The liquidators of IBRC, formerly Anglo Irish Bank, have admitted the lender was engaged in overcharging for a 14-year period up to 2005.
The disclosure was made by the special liquidator for the bank, Kieran Wallace of KPMG.
He was testifying in a case in the Bankruptcy Court in Delaware where the liquidators are defending a challenge to the winding up the bank in the US.
In a statement, Mr Wallace said the majority of variable rate loan customers in the Republic of Ireland, Isle of Man and the US had been overcharged between 1990 and 2004.
Approximately 25% of loans in the UK were overcharged for 14 years up to 2005.
Mr Wallace said the issue had been identified in June 2010.
There had been a forensic investigation which led to refunds for customers and compensation.
The spokesperson for the liquidator said: "Mr Wallace informed the Court that allegations of overcharging of interest to customer loan accounts for subsequent periods have been examined by IBRC internally prior to the special liquidation of the bank, and by the Special Liquidators since their appointment on 7th February 2013.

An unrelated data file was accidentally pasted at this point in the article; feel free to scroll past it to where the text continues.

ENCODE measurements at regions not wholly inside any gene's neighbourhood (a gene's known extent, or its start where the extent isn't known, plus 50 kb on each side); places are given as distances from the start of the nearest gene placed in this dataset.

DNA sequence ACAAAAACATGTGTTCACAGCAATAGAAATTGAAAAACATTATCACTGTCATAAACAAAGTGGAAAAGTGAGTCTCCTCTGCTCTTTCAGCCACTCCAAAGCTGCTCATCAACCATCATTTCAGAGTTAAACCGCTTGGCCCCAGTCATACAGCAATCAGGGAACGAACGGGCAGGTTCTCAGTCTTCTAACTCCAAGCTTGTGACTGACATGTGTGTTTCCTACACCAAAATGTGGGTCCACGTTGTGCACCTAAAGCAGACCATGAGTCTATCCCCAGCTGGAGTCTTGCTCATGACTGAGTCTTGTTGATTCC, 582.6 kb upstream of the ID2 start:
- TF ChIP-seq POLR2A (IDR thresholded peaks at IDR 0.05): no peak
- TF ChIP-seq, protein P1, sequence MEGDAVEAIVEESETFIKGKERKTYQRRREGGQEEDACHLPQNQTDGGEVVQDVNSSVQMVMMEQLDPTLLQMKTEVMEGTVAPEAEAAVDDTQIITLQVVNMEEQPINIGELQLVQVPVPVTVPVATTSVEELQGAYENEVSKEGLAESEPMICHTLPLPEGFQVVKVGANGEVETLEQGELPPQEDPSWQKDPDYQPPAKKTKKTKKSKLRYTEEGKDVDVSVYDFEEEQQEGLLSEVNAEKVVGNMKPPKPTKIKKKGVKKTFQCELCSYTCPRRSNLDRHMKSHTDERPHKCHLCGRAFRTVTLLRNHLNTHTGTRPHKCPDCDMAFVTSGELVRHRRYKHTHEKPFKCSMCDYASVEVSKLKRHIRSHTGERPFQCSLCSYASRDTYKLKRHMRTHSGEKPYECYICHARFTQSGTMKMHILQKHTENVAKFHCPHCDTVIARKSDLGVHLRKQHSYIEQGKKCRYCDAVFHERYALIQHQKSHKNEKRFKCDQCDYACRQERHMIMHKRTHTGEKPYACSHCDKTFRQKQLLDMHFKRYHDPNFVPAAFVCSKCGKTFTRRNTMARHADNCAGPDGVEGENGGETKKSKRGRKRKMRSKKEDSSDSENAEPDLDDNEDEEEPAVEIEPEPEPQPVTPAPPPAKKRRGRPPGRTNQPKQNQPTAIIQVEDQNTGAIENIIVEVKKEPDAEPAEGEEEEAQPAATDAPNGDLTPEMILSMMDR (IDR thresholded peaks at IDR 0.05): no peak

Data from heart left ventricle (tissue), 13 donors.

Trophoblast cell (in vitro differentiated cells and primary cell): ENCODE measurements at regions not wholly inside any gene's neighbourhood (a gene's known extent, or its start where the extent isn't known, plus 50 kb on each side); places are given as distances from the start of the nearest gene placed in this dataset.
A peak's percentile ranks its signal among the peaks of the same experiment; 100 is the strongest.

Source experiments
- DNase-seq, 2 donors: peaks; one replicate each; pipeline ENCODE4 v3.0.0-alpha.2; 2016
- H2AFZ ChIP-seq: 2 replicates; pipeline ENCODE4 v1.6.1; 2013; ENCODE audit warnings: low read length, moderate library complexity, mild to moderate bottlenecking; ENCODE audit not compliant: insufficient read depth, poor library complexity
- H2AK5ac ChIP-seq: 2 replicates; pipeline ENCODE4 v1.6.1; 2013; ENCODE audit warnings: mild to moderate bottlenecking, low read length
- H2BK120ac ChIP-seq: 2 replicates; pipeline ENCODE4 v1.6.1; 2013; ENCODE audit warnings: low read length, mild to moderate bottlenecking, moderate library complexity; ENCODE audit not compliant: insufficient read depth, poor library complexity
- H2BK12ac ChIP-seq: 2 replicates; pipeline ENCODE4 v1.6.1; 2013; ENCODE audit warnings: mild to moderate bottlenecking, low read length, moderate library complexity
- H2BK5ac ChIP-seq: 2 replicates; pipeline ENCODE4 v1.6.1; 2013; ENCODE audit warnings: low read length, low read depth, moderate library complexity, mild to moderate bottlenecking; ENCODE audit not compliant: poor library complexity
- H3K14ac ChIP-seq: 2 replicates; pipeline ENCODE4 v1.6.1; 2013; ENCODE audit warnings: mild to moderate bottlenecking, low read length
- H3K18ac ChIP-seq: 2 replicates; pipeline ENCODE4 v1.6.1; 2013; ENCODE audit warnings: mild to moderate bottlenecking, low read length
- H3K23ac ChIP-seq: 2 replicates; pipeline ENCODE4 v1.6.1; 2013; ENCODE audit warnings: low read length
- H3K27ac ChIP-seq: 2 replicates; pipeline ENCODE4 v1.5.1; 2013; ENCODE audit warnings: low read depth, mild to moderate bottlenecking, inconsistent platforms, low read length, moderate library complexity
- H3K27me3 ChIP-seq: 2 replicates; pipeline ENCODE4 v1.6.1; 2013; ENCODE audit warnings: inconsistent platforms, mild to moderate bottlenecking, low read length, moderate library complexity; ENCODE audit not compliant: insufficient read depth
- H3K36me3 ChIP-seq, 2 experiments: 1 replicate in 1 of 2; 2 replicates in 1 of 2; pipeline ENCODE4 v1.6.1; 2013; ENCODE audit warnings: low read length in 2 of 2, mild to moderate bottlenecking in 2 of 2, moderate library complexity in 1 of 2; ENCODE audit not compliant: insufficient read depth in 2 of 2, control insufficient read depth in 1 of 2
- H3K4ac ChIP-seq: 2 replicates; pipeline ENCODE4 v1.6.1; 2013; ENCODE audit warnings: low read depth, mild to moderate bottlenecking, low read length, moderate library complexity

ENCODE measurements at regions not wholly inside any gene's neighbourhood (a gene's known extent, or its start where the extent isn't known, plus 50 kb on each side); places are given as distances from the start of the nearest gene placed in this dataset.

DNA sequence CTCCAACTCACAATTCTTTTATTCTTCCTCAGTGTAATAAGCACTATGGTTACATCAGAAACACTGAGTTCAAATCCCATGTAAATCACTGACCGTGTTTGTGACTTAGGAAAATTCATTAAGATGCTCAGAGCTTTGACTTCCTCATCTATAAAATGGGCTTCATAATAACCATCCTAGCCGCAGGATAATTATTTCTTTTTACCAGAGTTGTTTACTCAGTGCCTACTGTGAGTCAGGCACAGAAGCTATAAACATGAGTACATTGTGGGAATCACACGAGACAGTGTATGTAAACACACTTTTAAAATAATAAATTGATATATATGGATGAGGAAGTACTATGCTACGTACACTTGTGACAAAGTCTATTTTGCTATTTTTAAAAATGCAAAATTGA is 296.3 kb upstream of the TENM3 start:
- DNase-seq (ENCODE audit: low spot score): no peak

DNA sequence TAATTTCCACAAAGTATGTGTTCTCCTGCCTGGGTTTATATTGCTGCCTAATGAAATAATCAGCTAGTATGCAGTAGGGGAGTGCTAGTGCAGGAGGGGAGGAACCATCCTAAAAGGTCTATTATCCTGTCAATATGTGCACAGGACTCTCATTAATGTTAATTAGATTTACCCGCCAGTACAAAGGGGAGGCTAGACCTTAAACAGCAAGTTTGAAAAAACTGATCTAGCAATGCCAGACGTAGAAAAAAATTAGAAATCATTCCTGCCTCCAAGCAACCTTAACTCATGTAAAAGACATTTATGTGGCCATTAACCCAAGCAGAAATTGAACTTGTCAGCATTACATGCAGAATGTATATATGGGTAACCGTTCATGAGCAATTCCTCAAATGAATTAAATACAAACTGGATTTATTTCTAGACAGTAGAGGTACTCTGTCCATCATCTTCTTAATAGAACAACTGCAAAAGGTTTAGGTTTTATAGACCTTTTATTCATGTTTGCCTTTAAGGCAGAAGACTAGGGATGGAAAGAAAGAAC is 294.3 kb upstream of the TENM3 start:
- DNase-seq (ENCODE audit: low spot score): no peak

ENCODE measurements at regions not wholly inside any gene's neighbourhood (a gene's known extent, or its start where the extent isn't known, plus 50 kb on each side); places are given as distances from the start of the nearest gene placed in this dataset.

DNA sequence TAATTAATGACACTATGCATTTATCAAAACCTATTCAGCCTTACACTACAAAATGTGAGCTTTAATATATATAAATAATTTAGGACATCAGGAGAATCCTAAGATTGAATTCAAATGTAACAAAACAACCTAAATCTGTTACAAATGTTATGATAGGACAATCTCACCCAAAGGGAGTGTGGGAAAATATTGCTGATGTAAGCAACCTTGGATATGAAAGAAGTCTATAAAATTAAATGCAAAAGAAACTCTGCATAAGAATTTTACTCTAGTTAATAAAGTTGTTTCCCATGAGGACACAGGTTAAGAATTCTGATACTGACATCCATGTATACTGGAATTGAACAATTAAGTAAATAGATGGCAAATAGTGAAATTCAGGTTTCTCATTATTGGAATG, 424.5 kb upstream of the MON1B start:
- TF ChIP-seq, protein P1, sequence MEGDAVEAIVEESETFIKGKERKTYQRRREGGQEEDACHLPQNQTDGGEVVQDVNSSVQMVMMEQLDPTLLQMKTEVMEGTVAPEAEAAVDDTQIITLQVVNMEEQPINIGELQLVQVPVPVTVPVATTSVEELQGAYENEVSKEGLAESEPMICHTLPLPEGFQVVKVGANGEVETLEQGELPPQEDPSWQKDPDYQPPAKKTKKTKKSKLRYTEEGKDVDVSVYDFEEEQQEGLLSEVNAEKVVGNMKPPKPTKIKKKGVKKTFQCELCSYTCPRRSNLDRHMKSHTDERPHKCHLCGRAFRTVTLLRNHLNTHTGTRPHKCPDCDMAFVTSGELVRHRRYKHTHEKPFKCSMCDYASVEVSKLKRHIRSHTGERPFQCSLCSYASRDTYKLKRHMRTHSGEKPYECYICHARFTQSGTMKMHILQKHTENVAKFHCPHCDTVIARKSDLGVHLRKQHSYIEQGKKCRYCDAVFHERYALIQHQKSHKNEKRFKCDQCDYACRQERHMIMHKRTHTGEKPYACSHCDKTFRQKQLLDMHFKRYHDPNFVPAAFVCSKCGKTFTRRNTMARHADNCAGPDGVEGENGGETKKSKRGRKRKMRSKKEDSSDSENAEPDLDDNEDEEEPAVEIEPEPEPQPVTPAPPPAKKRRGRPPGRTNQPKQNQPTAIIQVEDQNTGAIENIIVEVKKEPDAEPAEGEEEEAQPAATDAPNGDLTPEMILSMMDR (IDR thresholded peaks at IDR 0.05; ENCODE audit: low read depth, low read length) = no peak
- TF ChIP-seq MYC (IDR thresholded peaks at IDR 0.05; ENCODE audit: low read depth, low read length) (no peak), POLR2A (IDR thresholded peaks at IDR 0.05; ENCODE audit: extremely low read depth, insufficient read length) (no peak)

"The special liquidators are satisfied that there is no evidence of deliberate, systematic overcharging of interest to customer loan accounts in subsequent periods (ie post 2004/2005)."
The court heard that the liquidation of IBRC, formerly Anglo Irish Bank, has cost €5m since it began in February.
US Billionaire Paul Singer and Irish developer John Flynn are taking the action against IBRC.
Mr Singer has been granted limited disclosure of documents regarding the operation of liquidation of the bank.
Mr Singer is questioning the legality of the liquidation.
Mr Flynn is taking an action in which he is claiming he was overcharged by IBRC.
Despite Mr Wallace's assertion that the issue of overcharging had been dealt with, an expert working for Mr Flynn disputed that this was the case.
Eddie Fitzpatrick of consultancy Bankcheck said clients of IBRC had been over-charged by a total of $1.6bn.
Mr Fitzpatrick said the problems still persisted.
In a statement this evening, the spokesperson for the liquidator said two matters were contested before the US court today.
The first concerned an application for wide ranging discovery taken by the Burlington 1 Hedge Fund in their objection to the Chapter 15 application being taken by the Special Liquidators.
This has been refused.
The second concerned the application by Mr Flynn and others to lift the provisional stay, "which is in place pending the IBRC bankruptcy hearing to allow the Flynns to proceed with the legal action brought by them in New York."
The judge refused the application and the "stay will remain in place pending the outcome of the recognition hearing under Chapter 15 of the US Bankruptcy Code."